The screen itself is pretty great as well, supporting full HD picture quality which is brilliant for a tablet of this size. If you wanted more specs to impress, then you should be aware that you can select a version of the Surface 3 that comes with a discrete graphics card like the 1660 Ti, which is no bad thing at all (except where your wallet is concerned).
If we are talking about hardware though, we do have to address the fact that the Surface 3 does not come with a compatible pen included with which to draw. You are going to have to reach in your pocket again to buy yourself a pen compatible with the Surface 3 – preferably the stylus. The stylus pen has 256 levels of pressure sensitivity, which compared to some of the other options on this list is nothing at all – but realistically its something you can live with as you use the pen itself.
You can adjust the pen’s sensitivity on the Surface itself so that you have a more comfortable setup as you are working – but it can still be annoying. This is all made up for the fact that using the pen on the Surface 3 is insanely accurate and pretty much lag-free in programs like Photoshop and the like.
Depending on the model that you go for as well, you are going to find a price that’s in line with the offerings from Apple – and on top of that you are getting a fully operational Windows PC with your purchase, so even if drawing is only a side hobby for you, and you are looking for a new laptop that can support your illustrations whilst still being fit for work and other uses like browsing the internet, listening to music or just general use, then this is a fantastic option to choose.
There wasn’t really any other option here when it came to picking a drawing tablet based on Apple’s own hardware, was there?
But that’s not a bad thing at all really, as the newest iPad Pro is the most powerful and user-friendly tablet that Apple has ever made. This translates well for those who want to use it purely for illustration and drawing.
First off, you have a 12.9-inch display on which to do and view all of your work. This is a 120hz display as well, with true color support so you know you are going to be getting a fully accurate and brilliantly vivid display at all times. That screen isn’t just pretty either. It works tremendously well with the Apple Pencil (because what other pencil would Apple allow you to use, right?), and you will be able to expect lag-free input to whatever program you are working on with, alongside pressure-sensitive input and tilt recognition, all of which is pretty standard (and required) for a drawing tablet in the modern-day.
If you are worried about the hardware running the iPad Pro – don’t. It costs a little more for a reason, with an A12Z GPU sitting inside the tablet discreetly, which allows for applications like Procreate are absolutely going to take advantage of when they are being used.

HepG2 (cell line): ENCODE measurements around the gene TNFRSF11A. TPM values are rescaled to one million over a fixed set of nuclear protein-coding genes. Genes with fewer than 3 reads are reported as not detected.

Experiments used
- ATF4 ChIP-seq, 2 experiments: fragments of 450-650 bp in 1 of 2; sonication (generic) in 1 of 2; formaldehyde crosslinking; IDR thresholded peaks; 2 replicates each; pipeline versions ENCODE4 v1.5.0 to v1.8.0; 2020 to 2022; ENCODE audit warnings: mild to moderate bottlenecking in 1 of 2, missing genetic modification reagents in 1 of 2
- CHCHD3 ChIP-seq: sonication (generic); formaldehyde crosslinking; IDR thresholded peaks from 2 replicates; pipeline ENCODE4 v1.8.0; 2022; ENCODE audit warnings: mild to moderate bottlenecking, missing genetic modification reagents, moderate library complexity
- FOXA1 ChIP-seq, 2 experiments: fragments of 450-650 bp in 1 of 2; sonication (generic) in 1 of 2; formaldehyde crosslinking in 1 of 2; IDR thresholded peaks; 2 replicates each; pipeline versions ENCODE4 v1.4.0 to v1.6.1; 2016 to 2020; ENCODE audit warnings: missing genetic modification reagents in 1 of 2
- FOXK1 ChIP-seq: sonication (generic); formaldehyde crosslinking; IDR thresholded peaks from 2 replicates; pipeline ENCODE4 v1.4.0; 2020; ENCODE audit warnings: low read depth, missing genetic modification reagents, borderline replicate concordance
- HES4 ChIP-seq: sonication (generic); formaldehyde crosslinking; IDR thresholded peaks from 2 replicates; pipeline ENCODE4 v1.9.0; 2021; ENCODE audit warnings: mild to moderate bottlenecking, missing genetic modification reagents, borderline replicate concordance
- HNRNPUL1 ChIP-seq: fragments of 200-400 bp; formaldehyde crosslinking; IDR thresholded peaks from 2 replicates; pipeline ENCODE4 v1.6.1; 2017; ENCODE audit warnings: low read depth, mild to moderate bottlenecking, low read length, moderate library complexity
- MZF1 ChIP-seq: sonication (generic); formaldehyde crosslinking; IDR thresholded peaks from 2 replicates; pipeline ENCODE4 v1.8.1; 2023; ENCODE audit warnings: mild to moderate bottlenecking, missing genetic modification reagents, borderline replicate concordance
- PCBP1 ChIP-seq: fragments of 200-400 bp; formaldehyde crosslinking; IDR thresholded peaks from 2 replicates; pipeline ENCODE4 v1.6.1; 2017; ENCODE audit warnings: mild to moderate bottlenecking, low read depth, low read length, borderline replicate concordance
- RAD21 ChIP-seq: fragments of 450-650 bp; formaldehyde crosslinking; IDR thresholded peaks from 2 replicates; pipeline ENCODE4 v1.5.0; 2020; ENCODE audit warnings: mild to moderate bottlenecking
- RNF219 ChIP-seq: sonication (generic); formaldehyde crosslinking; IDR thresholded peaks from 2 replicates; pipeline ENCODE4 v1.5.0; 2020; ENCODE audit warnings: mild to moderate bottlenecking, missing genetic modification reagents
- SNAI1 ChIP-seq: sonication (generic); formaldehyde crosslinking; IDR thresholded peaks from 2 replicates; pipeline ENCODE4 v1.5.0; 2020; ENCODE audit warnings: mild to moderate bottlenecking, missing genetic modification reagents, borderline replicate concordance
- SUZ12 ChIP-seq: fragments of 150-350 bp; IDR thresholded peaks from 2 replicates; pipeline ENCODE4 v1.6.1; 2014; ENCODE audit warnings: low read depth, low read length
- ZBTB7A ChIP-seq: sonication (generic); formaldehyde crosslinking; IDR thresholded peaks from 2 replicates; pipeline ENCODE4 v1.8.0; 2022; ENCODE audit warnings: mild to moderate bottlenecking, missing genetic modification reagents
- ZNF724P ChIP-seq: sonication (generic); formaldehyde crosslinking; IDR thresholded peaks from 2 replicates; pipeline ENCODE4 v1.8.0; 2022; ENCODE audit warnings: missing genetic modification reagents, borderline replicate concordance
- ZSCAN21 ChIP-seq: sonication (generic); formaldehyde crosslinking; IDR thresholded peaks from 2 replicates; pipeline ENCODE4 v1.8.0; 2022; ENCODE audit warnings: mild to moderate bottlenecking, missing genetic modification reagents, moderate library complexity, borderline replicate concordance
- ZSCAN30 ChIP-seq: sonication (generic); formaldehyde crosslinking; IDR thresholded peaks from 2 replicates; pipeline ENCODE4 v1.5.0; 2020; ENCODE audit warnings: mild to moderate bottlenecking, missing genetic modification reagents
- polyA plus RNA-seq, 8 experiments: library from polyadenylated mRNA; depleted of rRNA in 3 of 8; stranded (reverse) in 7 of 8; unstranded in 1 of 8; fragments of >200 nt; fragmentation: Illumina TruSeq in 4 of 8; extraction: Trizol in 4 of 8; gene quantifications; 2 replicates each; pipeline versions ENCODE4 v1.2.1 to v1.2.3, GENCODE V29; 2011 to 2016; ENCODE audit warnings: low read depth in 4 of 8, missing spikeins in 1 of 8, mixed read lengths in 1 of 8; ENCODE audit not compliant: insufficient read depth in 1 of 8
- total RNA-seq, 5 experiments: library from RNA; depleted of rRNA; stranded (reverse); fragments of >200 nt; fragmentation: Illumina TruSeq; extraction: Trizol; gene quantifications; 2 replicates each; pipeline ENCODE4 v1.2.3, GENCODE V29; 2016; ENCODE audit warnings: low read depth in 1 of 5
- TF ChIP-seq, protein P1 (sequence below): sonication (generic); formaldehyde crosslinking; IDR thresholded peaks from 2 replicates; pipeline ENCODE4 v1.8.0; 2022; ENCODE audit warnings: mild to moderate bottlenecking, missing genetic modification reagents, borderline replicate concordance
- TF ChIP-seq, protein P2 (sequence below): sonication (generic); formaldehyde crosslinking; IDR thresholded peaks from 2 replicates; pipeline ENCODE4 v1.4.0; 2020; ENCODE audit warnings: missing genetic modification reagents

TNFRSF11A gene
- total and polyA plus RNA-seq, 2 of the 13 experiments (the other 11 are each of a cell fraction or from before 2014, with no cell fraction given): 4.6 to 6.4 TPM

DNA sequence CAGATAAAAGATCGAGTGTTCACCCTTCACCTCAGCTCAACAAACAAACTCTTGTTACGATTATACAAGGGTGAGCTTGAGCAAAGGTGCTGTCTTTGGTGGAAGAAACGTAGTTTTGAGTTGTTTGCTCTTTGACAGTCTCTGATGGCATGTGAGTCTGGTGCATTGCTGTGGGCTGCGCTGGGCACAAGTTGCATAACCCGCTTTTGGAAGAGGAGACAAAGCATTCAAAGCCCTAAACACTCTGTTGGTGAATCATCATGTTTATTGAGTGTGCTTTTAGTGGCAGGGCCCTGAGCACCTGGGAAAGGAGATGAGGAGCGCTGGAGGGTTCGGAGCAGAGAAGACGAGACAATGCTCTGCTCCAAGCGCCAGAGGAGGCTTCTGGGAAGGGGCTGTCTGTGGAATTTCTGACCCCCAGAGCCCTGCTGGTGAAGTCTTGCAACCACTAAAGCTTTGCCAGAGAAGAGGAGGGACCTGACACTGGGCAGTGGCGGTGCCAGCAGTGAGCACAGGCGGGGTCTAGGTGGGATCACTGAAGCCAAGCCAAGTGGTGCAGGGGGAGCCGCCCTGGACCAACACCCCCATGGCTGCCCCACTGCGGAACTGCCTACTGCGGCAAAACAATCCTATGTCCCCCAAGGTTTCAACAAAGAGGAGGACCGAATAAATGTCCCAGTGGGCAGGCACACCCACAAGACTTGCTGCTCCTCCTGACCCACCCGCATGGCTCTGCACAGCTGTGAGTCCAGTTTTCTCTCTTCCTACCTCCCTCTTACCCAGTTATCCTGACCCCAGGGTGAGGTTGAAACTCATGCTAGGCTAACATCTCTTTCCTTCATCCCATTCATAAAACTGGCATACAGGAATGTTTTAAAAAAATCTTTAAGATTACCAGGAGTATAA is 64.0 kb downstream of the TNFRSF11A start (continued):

Bundle all of that hardware-specific joy in with the fact that the camera on the iPad means you will be able to draw and edit fully HD photos on the tablet itself without having to move the files over to a desktop-based computer first, and you have a pretty fine drawing tablet. Plus, any illustrations you do finish off on the iPad you can always touch up easily on a desktop-based Mac rather than sticking to the iPad itself – but that’s entirely optional, as the iPad Pro is totally capable of handling complex editing tasks in the likes of the Adobe Creative suite all on its own.
Now, the price tag might turn some people off, and that’s fair enough – there are cheaper options on this list as far as specific drawing tablets are concerned – but this should be considered if you are a professional in the creative field, and you need yourself a tablet that can handle creative based tasks alongside the rigor of everyday use and professional-grade software, then this really is the solution for you.
Think of the iPad Pro as the drawing tablet of the serious professional, someone who needs their work accessible, on a device that promotes ease of use and quality above all else.
This is just about all of the best options when it comes to drawing tablets – if you want to get yourself a piece of hardware designed specifically for drawing go for the Intuos Pro, and if you want a tablet that’s capable of supporting freehand drawing as well as taking you through the editing process and more then you should probably look into something like the Microsoft Surface 3 or the
If you have any suggestions as to what drawing tablets are out there that illustrators should be aware of, or if you have any questions about any of the tablets highlighted in this article just leave a comment below and we will do our best to answer!